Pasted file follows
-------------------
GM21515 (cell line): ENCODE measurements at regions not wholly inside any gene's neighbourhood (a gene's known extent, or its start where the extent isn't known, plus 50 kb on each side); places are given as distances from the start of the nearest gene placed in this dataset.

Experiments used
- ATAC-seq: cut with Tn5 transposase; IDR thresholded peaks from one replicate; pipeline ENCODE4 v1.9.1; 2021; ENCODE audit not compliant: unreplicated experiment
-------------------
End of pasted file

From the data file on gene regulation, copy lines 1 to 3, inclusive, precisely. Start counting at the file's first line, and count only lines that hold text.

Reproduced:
GM21515 (cell line): ENCODE measurements at regions not wholly inside any gene's neighbourhood (a gene's known extent, or its start where the extent isn't known, plus 50 kb on each side); places are given as distances from the start of the nearest gene placed in this dataset.

Experiments used
- ATAC-seq: cut with Tn5 transposase; IDR thresholded peaks from one replicate; pipeline ENCODE4 v1.9.1; 2021; ENCODE audit not compliant: unreplicated experiment